Be careful with behaviors that overlap

Rule order is important because of the possibility of creating overlapping rules. Rule order is most important when the behaviors overlap.

As the partner, you are responsible for managing rules to prevent unexpected behavior. Essentially, this means that you need to do both of the following:

  • Keep track of the match conditions within a given “rules” collection.
  • Remember that, the more restrictive a set of match conditions is, the later it should appear in the collection.

For example, if there is a generic match for a “jpg” file extension that defines a time to live (TTL) of seven days, and another match that includes both a path of “/images/*” and a file extension match for “jpg” that defines a TTL of one day, the latter rule should exist after the first in the configuration. Putting the less complex rule later in the list would override all previous matches and the related behaviors. In this example, if the order were reversed the Akamai server would use a seven day TTL, regardless of whether or not the “jpg” object was requested using the “/images/*” path.

Below is an example of a properly-constructed rules collection for the above scenario:

{
    "rules" : [
        {
            "matches" : [
                {
                    "name" : "url-extension",
                    "value" : "jpg"
                }
            ],
            "behaviors" : [
                {
                    "name" : "caching",
                    "type" : "fixed"
                    "string" : "7d"
                }
            ]
        },
        {
            "matches" : [
                {
                    "name" : "url-extension",
                    "value" : "jpg"
                },
                {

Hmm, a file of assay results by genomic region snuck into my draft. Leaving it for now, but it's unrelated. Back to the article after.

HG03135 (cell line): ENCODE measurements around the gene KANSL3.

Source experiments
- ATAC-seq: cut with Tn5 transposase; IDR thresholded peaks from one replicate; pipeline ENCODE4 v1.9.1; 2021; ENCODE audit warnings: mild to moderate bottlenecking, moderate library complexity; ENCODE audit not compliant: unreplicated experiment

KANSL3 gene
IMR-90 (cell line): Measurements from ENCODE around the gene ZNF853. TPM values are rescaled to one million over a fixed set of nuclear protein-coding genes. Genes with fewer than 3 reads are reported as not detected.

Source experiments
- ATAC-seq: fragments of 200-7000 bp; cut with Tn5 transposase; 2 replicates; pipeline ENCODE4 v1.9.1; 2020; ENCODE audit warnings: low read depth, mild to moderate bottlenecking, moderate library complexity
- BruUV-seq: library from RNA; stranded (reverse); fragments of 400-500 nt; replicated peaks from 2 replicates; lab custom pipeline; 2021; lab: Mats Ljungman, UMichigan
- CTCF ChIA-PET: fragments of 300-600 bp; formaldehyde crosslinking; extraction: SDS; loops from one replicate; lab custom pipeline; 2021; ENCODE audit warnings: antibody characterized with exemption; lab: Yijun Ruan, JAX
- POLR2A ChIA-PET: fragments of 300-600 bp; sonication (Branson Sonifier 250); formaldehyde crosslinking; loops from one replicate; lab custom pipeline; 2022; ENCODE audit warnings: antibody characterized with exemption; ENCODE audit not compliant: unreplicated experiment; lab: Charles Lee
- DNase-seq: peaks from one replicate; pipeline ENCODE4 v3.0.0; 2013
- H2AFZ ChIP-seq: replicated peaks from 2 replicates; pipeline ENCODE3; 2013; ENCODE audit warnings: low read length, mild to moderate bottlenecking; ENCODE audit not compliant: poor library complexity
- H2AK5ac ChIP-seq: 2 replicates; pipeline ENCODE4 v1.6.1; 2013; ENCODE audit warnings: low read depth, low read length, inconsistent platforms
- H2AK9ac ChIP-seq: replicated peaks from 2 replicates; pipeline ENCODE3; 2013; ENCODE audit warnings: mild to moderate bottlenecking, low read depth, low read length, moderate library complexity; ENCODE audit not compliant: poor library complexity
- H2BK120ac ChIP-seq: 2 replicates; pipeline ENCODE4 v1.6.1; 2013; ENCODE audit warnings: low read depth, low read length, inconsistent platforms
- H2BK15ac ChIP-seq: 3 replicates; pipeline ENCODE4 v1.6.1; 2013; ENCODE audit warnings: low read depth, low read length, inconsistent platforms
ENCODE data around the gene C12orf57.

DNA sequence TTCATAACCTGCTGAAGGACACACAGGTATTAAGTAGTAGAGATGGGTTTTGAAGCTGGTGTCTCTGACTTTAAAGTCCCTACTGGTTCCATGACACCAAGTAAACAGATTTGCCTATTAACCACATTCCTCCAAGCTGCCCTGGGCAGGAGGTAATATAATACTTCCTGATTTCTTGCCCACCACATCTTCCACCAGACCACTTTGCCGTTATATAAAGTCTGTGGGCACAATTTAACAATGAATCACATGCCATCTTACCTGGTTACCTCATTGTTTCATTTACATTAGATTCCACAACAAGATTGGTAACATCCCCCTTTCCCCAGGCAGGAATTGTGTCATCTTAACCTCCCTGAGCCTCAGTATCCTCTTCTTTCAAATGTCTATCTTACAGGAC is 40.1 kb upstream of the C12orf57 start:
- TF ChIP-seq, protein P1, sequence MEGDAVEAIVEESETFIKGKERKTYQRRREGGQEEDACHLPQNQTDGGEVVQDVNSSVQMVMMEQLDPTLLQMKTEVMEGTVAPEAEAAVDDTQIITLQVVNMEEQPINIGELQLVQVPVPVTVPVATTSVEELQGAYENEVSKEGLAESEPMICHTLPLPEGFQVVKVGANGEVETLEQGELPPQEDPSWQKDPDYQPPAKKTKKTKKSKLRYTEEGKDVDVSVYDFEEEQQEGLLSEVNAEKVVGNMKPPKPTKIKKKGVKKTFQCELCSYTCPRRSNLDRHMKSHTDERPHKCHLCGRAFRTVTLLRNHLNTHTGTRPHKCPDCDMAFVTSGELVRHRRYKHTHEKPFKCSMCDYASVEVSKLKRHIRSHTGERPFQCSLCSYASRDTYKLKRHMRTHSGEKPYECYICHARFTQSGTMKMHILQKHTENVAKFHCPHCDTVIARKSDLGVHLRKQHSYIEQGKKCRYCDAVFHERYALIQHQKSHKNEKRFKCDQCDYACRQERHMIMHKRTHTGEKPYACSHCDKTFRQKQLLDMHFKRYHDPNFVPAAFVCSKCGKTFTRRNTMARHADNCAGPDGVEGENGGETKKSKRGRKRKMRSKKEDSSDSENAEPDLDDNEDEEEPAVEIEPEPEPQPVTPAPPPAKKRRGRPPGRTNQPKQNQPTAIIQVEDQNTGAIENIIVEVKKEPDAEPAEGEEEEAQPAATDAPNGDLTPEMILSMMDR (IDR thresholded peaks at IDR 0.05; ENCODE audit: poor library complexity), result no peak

"name" : "url-wildcard",
                    "value" : "/images/*"
                }
            ],
            "behaviors" : [
                {
                    "name" : "caching",
                    "type" : "fixed",
                    "string" : "1d"
                }
            ]
        }
    ]
}
Note: If there is no overlap in behavior, then the order is irrelevant.

Consider the case where the “/images/*” path and “jpg” file extension matches are used to define a TTL, but another rule has a match for “jpg,” that applies a geographic blacklist behavior for, say, North Korea. These two rules do not share behaviors. So, the less restrictive rule is safe to place later in the list.

Below is an example in which the rule order does not matter, because there is no overlap in behavior:

{ 
    "rules" : [
        {
            "matches" : [
                {
                    "name" : "url-extension",
                    "value" : "jpg"
                }
            ],
            "behaviors" : [
                {
                    "name" : "geo-blacklist",
                    "type" : "country",
                    "value" : "KP"
                }
            ]
        },
        {
            "matches" : [
                {
                    "name" : "url-extension",
                    "value" : "jpg"
                },
                {
                    "name" : "url-wildcard",
                    "value" : "/images/*"
                }
            ],
            "behaviors" : [
                {
                    "name" : "caching",
                    "type" : "fixed"
                    "string" : "1d"
                }
            ]
        }
    ]
}

As the partner, you also need to consider the case when multiple behaviors are applied with overlapping matches. When this is the case, it is generally safe to put the most restrictive matches last in the rules collection, regardless of whether there are overlapping behaviors.